Below is what the Illinois regulations have to say. Clearly, the default position is that a wild animal can only be hunted if specific authorization exists. This would appear to make it illegal to shoot a bigfoot in Illinois. The loophole appears to be that the landowner or tenant could authorize it, unless the species is protected.

    Wild mammals and parts thereof, which shall include their green hides, are protected EXCEPT as authorized by a hunting or trapping season, and include: woodchuck, gray squirrel, fox squirrel, eastern cottontail rabbit, swamp rabbit, white-tailed deer, muskrat, beaver, raccoon, opossum, least weasel, long-tailed weasel, mink, striped skunk, red fox, gray fox, badger and coyote.

    Wild mammals and parts thereof, which shall include their green hides, are protected throughout the year and include: grey/timber wolves, river otter, bobcat, flying squirrel, red squirrel, eastern woodrat, golden mouse, rice rat and bats.

    It shall be unlawful for any person to take any other living wild animal not covered above without the permission of the landowner or tenant.

  13. tropicalwolf responds:

    If you are willing to extrapolate from “mountain lion” to “mystery cat,” this about sums it up for Ohio…

    “Chris Gilkey, Adams County Wildlife Officer, said cougars and mountain lions are not regulated by the state of Ohio and can be killed by anyone with a hunting license. He also said they can be killed without a license if they pose a threat to human life or livestock.” (circa May, 2009)

    If its “one-on-one” in the woods, who is to say whether or not the animal actually posed a threat or not. Like history, the winner (survivor) writes the “truth.”

  14. lukedog responds:

    Shoot a Cryptid feline ? hardly an offence in Australia, we could still shoot indigenous Aboriginals quite legally until the mid 1960′s

  15. RandyS responds:

    Returning to this forum a bit late, but…

    DWA, I am afraid that you are sadly misinformed. At least here in Oregon, hunting is NOT illegal, but it IS a licensed activity (like driving). And there ARE certain species for which specific tags are required in order to hunt them. Additionally, there are other species which the law says can only be hunted during certain times of the year, other species for which specific bag limits are imposed even though there is no seasonal limitation, and even some species which are protected from predation by hunters altogether (song birds, for instance, and moose and wolves — even though it has yet to be proven that those two species actually “live” in Oregon).

    For other species, NOT SPECIFIED BY THE GAME REGULATIONS, there is no season or bag limit imposed. Animals that fall within this category, but which are not named in the game regulations, include (but are not limited to) coyotes, porcupines, rabbits, and I would bet, unicorns and sasquatch.

    In fact, since there is no bag limit, why stop with just one unicorn, or one sasquatch?

  16. westonoto responds:

    It’s apparent that game laws differ from state to state. Here in Maine, it would indeed be illegal to kill any cryptid, as only animals specifically allowed to be hunted have an open season. All other birds and animals are considered non-game species and it is illegal to take one. It’s also illegal to shoot fish here, lol.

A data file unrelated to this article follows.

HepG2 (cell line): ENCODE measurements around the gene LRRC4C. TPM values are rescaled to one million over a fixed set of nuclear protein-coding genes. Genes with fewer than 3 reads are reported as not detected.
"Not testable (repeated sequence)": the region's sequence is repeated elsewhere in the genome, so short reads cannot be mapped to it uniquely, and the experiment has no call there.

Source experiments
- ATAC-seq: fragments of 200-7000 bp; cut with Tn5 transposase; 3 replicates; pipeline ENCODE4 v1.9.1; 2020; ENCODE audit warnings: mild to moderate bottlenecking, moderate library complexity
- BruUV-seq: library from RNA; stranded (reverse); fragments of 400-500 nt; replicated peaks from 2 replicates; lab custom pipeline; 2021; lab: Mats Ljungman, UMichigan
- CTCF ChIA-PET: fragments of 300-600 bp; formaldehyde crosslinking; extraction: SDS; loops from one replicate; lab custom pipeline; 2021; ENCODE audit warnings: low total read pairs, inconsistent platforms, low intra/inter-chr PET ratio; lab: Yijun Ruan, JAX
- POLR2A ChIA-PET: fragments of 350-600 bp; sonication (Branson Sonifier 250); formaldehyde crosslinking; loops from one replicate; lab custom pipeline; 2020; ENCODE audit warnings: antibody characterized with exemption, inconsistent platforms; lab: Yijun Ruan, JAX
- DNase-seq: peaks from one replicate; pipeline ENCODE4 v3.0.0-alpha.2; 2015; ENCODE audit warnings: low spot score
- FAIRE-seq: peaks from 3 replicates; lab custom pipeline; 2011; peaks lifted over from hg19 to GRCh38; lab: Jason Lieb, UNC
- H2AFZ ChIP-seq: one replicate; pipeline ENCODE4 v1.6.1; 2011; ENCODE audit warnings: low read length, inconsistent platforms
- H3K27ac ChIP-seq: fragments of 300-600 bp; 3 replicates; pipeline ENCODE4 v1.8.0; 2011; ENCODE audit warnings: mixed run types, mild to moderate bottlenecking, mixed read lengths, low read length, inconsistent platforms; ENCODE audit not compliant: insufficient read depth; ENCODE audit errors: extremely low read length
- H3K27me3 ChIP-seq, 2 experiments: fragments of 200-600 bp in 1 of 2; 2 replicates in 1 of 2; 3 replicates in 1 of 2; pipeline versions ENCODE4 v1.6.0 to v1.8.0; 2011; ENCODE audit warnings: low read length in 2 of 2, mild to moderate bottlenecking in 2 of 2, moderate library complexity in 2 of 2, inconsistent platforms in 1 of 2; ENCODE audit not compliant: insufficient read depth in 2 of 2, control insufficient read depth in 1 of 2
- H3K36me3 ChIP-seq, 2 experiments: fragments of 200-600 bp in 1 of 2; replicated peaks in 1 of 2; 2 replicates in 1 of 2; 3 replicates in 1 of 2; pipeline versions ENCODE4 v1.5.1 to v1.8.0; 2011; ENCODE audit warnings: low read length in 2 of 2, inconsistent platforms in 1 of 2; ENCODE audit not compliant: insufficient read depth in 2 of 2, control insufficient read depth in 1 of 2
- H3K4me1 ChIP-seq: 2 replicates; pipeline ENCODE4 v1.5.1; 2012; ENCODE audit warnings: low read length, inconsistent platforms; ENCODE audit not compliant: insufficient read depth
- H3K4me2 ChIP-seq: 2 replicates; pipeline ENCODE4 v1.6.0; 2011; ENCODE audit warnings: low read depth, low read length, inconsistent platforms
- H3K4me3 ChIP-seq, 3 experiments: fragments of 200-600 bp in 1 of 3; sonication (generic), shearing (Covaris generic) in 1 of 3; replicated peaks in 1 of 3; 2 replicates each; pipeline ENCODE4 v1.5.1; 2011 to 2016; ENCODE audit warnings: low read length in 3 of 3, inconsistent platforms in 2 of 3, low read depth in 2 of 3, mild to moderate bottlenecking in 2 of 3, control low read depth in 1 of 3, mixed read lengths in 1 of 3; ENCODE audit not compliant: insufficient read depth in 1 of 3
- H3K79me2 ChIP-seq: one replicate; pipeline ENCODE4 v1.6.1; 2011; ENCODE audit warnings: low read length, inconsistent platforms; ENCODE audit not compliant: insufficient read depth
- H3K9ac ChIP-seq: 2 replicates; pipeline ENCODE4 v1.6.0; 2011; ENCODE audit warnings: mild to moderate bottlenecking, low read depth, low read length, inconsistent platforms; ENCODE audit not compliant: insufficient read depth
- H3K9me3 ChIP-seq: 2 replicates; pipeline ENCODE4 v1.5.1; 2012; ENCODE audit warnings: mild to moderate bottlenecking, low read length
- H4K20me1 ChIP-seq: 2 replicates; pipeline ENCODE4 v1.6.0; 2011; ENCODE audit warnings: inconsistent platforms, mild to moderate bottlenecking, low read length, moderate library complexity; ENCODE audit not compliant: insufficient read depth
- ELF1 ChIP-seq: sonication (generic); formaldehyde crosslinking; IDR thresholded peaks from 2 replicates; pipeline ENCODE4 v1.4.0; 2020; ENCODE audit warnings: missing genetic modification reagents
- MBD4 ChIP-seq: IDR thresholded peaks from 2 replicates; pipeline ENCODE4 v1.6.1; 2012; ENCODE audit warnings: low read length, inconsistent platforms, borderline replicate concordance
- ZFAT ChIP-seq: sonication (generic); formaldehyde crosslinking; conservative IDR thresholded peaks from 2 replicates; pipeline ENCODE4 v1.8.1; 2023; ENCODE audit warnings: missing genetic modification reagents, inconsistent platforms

As for the contention that if you were alone in the woods, you could get away with a “self-defense” claim. Well, I wouldn’t hang my hat on that one either. From my time in Alaska I can tell you that the out-of-state “fishermen” who just happened to “defend themselves” against Brown Bear attacks were investigated just as thoroughly as if it had been a human that they had killed (I think the penalty might even be worse to be honest), and a number of them had been found to have just used self defense as an excuse to kill a Brownie. They did jail and paid as much as $10k in fines. Some places take that stuff very seriously.

  17. DWA responds:

    RandyS.

    If I’m sadly misinformed, why do you agree with me, hmmmm? Well, yeah, in that first paragraph you agree with me, i.e., you are right. Then you fly off the road.

    I’ll bet that if you look at the OR game regulations you’ll find out YOU better read your OR game regulations. This from – wait for it – the 2010 regs:

    “Predatory Animals are coyotes, rabbits, rodents, and feral swine which are or may be destructive to agricultural crops. Therefore these animals have no closed season, bag limit or weapons restriction.”

    See that coyote in there? Hidin’ from yuh, wudnit? They frequently use cover like that, to avoid hunters who don’t read the game regs. You can ONLY take a coyote in OR because THEY ARE MENTIONED as having no limit.

    See the porcupine in there? Better put your gun away, son, if not. They are covered under “rodents.”

    See the rabbits in there? LOTS, dude. NOTORIOUS users of cover. If you don’t read, that is, past the ‘cover’ of the game regs. ;-)

    You can shoot, club, trap, drown, chase down with dogs, etc. any or as many of them as you want. THE REGS SAY SO, SPECIFICALLY.

    So, you wanna test me out there, son, you just go shoot yerself sumpin’ that ain’t mentioned in them thar regs. Then let ol’ Dr. DWA show you:

    1) yes they are; or
    2) nice sasquatch, buddy! And good luck with the law. ;-)